Apparently, we have reached the bottom when it comes to the NBA’s hiring practices for coaches.
Sorry, but Mike Brown doesn’t deserve another opportunity to coach again in Cleveland. Granted, in the past, many coaches (a great deal of them white) have served as retreads, landing four and five jobs along the way. So, for Brown to get a second chance with his old squad, after a failed stint with the Lakers, is almost like an indication of diversity progress. But in this case, it just seems crazy that his new coaching gig is back with the Cavaliers where the same owner, who previously fired him, currently owns the team.
Brown’s rehiring by owner Dan Gilbert is Exhibit A that NBA owners have lost their way when it comes to hiring coaches in this league.
It’s time to stop with the retreads. It’s time to bring fresh, new faces in the mix – both from college and pro – and, more importantly, give these guys some time to develop into coaches.
The sad truth is that the same “cast of characters” out there are bad. And, except for Phil Jackson and Larry Brown – both ancient in NBA years – none have a championship in their back pockets.
Brian Shaw, a perfect example, is still waiting for his shot.
You could almost, just almost, see an owner rehire a guy who won a championship for him. Like when Phil Jackson returned to the Lakers in 2005.
But this? Nah. It doesn’t feel good, at all.
And let’s get this right. Brown was fired after having the best player, LeBron James, on his squad. Now, that same owner wants Brown to win not only without James on his team, but with a bunch of young players that have a long way to go before they are even in the conversation to contend for a title.
Cleveland has a better chance at winning the NHL’s Stanley Cup – and it doesn’t even have a team.
Yet, there’s Gilbert trying to convince Cleveland fans on Twitter that they should buy into this “new idea that was the old idea” that Gilbert dumped just three seasons ago.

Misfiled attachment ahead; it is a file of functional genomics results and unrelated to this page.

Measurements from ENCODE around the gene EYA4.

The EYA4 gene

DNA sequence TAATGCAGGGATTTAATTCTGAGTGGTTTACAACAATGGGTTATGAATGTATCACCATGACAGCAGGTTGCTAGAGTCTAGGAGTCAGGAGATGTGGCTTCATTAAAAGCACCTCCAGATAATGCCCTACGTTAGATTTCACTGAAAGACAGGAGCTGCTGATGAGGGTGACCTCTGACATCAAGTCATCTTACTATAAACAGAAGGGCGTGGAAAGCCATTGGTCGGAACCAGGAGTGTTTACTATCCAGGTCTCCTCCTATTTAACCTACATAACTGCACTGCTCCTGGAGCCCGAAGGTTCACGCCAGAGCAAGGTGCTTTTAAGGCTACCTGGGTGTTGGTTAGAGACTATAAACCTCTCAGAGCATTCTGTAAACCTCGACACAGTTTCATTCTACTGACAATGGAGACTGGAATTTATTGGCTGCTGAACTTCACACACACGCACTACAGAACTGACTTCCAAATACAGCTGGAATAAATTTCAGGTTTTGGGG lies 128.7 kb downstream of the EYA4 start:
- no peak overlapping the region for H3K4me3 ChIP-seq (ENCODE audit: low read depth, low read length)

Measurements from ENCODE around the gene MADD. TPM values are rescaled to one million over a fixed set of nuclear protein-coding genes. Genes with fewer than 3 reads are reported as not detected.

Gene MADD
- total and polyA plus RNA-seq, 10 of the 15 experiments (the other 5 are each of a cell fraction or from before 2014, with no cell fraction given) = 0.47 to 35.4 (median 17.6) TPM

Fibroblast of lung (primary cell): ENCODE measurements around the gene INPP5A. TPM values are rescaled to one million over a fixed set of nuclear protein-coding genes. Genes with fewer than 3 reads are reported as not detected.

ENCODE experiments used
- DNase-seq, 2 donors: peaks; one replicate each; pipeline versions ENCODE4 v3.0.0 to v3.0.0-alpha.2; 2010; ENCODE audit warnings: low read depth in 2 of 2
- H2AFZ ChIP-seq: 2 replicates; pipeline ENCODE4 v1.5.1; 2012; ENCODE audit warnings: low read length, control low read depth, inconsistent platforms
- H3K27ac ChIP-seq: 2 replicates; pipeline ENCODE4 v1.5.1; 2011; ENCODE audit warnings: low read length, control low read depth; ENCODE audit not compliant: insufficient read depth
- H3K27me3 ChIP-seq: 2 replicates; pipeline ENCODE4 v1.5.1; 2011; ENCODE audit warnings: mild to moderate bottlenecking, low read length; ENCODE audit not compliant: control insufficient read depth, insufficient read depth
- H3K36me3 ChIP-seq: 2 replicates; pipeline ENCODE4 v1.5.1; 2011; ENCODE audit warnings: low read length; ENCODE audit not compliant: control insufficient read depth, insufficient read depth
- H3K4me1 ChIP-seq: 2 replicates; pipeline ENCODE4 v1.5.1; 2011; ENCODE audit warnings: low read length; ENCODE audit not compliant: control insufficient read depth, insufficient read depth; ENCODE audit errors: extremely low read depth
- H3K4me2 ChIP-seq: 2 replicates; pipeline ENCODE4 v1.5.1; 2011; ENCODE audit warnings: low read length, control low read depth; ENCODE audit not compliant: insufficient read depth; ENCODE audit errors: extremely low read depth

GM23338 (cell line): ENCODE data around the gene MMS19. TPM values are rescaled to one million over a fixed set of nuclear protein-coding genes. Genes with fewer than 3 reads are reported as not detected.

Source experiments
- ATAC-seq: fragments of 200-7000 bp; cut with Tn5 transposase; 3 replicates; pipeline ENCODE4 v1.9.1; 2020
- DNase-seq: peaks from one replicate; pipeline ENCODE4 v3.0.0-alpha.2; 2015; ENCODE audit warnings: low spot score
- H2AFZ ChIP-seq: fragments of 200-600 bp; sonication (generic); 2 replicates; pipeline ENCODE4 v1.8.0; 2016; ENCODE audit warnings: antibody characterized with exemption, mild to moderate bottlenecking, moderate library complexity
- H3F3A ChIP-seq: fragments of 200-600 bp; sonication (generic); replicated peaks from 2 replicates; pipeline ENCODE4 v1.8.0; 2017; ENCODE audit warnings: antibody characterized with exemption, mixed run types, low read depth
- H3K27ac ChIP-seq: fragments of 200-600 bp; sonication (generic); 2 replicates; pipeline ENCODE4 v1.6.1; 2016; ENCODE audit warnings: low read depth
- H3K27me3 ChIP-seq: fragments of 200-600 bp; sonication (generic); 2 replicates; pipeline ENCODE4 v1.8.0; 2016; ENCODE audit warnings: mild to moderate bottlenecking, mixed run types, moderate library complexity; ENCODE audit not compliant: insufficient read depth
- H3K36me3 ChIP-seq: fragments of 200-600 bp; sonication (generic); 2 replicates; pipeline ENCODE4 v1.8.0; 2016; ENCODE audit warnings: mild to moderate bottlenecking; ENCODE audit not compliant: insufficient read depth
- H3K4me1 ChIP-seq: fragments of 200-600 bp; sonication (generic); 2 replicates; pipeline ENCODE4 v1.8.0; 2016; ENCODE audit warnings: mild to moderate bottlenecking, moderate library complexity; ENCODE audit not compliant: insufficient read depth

He linked Brown and Jackson’s accomplishments, saying they are the only two coaches with at least five years experience that never missed the playoffs in their careers.
Enter Lame Stat City.
“Not ‘selling,’ boys and girls,” Gilbert tweeted. “Just providing facts. You decide. Let’s see how things roll next year and beyond. How many days until opening tip?”
Funny because, back in 2010, Gilbert said Brown’s runs, in each of his five years, weren’t good enough. “The expectations of this organization are very high and, although change always carries an element of risk, there are times when that risk must be taken in an attempt to break through to new, higher levels of accomplishment. This is one of those times,” Gilbert said.
Silly, all silly – especially the comparison of Jackson and Brown’s playoff record. Gilbert left out the championship totals.
It’s why fans begged and pleaded for Jackson to return to LA after that guy, Brown, was fired five games into the season.
Somehow, Brown’s Lakers started 1-4 after going winless in the pre-season.
But even the allure of Jackson is a tough sell. Jackson won 11 titles and he deserves credit. But let’s be honest, he also had Michael Jordan, Shaq and Kobe on those two teams that piled up the hardware.
At this point, Jackson is in a money-grab, building that retirement nest egg. He tried to strong-arm the Lakers into a crazy payday and also, apparently, didn’t want to coach road games.
Fans, almost as gullible as owners, were surprised Phil got a “No, thanks.”
Owners should, but won’t, run from Phil. He’s not going to the Bobcats and turning them into winners.
This is the same reason Mike D’Antoni wasn’t going to fix the Lakers, this season, and make them real contenders, as many predicted before the season. He failed miserably with the Knicks. So the Lakers grabbed him and tried to convince fans he was the guy. Except, the Lakers struggled and barely made the postseason. You wonder why a new-blood coach couldn’t have done the same.
Instead of looking at D’Antoni as “not the answer,” you could look at the new guy as a ray of hope for the future.
Owners need to start looking at hiring coaches that way instead of the “same old, same old” process that isn’t working.
You’ll be reminded when Brown is fired again in Cleveland. It’s not if, it’s when.